I got word from my friends that the homeroom postings for the pending school year were posted at the junior high. As I couldn’t legally drive at the time (and my parents both drove manual-transmission cars, further ruining any joyriding fantasies), I waited for my dad to get home so I could get my school marching papers. My relationship with my father at the time was degrading; aside from the general teen embarrassment of being seen with their parents, I found myself on the receiving end of his frustration with life via occasional comments and put-downs (with some yelling), making me feel even worse about myself. (My younger brother wasn’t too shabby at teasing me like it was his full-time job.)
So we pulled up to the school, and I noticed several girls that were instrumental in the collegial torment. I didn’t want to exit the somewhat safer confines of the car, but I knew that my dad would get upset (another typical transaction for thinking independently back then), so I grudgingly slinked out. And as I approached the front doors of the school, the girls locked onto me, launching into verbal attacks not different from what transpired months before. (They were at least consistent.) I soldiered on, got my information posted on the doors, turned around and walked back to the car as their strikes hit my back.
When I got back in the car, I immediately launched a ramp-up to Sobtown. My dad, ever the compassionate person, yelled at me to not cry, to show them that they didn’t hurt me. Now fighting shame on two ends, I choked back my tears until I got home, where my mom consoled me in the bathroom.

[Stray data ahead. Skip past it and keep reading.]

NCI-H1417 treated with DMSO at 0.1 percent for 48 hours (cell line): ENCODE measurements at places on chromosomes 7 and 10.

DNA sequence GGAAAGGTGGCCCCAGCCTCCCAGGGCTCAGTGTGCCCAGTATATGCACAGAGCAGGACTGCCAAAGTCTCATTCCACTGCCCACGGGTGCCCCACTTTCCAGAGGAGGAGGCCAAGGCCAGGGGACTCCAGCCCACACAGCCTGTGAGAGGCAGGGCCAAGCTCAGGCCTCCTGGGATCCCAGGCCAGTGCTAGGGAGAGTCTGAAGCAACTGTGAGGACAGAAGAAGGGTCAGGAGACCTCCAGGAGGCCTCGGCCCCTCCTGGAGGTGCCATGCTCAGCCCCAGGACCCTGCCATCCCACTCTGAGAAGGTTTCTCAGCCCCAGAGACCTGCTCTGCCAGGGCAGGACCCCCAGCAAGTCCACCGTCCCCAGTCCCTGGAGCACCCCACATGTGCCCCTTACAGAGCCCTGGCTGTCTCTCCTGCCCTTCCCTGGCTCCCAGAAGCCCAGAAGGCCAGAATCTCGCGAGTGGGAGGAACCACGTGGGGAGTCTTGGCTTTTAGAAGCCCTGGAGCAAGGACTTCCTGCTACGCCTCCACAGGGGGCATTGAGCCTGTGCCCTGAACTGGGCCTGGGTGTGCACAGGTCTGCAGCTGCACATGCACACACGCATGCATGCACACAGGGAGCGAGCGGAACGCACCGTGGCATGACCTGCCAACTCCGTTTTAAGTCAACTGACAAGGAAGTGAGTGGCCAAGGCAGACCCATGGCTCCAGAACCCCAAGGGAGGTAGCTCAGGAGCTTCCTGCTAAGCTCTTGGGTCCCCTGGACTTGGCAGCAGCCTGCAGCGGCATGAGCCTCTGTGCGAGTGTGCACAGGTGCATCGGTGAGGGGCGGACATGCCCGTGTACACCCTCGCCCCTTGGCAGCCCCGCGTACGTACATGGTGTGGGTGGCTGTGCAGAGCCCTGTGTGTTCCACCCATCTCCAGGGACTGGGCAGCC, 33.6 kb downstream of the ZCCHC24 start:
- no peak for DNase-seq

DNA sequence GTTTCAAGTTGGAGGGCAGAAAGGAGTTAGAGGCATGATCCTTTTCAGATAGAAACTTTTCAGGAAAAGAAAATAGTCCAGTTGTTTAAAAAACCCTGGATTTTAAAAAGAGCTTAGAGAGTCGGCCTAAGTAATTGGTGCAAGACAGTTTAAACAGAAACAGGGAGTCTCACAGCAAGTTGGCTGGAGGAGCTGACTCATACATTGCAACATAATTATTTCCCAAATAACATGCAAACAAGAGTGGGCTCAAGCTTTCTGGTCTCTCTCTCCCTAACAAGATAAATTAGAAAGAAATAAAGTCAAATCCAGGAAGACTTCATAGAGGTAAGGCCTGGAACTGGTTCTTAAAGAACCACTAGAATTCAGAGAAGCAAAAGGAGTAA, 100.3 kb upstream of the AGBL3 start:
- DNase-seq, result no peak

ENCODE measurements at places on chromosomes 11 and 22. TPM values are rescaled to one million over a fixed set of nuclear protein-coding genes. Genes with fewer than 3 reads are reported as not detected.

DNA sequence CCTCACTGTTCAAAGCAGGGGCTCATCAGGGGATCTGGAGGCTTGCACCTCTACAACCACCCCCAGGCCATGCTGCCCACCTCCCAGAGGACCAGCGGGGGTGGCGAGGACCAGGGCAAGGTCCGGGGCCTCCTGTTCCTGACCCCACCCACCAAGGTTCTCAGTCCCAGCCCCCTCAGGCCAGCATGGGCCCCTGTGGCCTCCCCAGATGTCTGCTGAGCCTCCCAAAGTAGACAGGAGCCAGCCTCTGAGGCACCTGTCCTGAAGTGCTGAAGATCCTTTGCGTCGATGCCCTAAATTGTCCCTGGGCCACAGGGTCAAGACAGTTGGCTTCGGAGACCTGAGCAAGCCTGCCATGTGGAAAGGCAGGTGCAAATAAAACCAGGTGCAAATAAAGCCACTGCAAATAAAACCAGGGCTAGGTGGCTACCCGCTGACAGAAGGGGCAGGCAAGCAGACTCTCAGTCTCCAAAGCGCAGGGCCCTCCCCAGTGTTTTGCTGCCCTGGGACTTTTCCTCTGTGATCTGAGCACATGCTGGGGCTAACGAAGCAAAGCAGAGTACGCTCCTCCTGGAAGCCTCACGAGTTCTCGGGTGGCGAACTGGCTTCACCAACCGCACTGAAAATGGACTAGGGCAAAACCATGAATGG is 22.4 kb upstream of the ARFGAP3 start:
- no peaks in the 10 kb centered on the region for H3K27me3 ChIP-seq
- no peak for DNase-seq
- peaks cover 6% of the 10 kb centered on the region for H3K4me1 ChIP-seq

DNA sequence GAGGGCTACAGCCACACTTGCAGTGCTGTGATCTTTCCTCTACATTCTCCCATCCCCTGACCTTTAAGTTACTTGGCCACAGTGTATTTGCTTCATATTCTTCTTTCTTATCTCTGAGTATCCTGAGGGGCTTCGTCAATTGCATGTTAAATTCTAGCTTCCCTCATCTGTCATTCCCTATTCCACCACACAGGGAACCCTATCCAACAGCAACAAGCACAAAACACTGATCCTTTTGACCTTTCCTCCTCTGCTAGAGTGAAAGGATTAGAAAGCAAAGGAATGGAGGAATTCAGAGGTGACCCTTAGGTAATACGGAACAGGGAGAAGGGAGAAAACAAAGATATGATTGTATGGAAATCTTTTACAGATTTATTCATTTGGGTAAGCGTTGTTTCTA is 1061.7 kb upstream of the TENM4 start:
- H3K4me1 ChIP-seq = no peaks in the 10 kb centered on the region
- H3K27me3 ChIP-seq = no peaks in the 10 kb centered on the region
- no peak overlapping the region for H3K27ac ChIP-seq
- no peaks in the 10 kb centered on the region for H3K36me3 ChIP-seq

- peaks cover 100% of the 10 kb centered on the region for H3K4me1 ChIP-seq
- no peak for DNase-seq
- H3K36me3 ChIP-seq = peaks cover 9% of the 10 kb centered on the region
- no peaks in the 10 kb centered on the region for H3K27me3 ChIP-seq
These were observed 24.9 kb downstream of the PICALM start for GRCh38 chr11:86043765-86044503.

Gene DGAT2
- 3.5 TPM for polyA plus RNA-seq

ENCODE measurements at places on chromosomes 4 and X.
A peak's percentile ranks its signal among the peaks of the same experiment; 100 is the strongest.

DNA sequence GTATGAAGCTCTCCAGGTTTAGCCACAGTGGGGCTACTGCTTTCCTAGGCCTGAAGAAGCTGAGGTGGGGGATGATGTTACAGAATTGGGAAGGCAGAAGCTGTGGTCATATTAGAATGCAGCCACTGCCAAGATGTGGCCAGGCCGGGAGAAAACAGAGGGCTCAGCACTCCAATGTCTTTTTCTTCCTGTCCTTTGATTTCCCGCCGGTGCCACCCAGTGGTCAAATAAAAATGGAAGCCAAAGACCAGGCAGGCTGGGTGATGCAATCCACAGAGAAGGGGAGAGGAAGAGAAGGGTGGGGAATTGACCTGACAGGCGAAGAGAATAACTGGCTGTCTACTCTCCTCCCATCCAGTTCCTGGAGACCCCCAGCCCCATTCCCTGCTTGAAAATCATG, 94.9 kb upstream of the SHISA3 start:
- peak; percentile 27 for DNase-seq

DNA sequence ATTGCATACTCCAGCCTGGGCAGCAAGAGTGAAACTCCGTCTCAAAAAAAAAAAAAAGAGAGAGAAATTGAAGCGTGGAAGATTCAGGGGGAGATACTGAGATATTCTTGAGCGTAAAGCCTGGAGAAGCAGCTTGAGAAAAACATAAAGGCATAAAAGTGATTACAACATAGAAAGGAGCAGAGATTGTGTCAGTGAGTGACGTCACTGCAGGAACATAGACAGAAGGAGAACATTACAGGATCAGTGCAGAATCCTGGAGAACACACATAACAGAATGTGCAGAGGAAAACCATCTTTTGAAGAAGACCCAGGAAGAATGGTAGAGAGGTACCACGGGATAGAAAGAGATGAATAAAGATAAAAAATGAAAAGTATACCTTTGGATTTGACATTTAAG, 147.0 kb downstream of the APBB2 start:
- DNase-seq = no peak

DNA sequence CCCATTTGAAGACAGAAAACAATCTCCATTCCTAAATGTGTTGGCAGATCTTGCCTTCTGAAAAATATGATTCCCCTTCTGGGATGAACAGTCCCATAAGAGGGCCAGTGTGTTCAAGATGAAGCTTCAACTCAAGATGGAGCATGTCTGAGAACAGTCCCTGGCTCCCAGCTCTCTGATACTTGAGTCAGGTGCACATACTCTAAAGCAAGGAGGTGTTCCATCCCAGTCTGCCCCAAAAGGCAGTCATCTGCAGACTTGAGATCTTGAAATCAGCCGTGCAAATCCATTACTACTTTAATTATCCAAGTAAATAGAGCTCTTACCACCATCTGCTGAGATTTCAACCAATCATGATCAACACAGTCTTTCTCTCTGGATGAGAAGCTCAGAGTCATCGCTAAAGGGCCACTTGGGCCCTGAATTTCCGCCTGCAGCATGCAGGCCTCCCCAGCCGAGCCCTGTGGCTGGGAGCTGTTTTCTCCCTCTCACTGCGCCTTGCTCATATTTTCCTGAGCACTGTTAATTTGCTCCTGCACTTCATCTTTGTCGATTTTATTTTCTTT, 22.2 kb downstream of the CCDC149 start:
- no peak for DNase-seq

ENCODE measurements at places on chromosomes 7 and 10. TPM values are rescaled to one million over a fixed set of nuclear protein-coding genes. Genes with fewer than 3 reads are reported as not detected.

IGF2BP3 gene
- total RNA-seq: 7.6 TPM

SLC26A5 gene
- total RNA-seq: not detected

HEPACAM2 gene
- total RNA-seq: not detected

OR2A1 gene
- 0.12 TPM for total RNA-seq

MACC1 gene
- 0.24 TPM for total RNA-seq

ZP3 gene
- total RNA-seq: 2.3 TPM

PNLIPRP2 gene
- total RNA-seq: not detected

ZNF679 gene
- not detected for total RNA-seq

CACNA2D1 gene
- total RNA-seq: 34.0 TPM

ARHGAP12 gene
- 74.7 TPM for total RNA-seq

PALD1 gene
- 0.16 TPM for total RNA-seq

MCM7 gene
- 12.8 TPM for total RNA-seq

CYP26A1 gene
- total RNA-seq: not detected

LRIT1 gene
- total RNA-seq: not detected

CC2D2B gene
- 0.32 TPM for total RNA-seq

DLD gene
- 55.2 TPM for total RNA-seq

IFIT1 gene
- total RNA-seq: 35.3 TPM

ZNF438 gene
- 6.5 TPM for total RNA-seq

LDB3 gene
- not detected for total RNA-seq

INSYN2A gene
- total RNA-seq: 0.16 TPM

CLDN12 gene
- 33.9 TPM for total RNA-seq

In hindsight, that event marked the end of several things in my life: my blind trust in my father as an emotional base; my ability to fully expression my emotions; and any hope of escaping social situations unscathed. My relationship with my dad would deteriorate further–including him lying to my face about his affair–and still troubles me to this day for the fact that I can never fully connect with the selfish man that I once looked up to.
My mom listened to my story (which was shorter than what I wrote above), and she remarked that my dad’s rally cry to be a man and not be upset was something he learned from my grandfather (his father, natch). She wondered aloud if she should have left my father earlier, which probably wouldn’t have helped things. The seeds had been sewn years before those events, and future encounters preyed upon my weaknesses.
As my conversation with my mother took place on Father’s Day weekend, one where I met with my dad for about an hour in a comically strange get-together that will be fodder for my next therapist, I thought about my desire to be a father. My mom remarked earlier in my visit that my brother, my cousin and I wanted to be dads despite the emotional and physical absenteeism we faced with our biological fathers, and that our devotion and compassion would make for better examples for current and future children. I hope I can overcome my own issues to make this happen.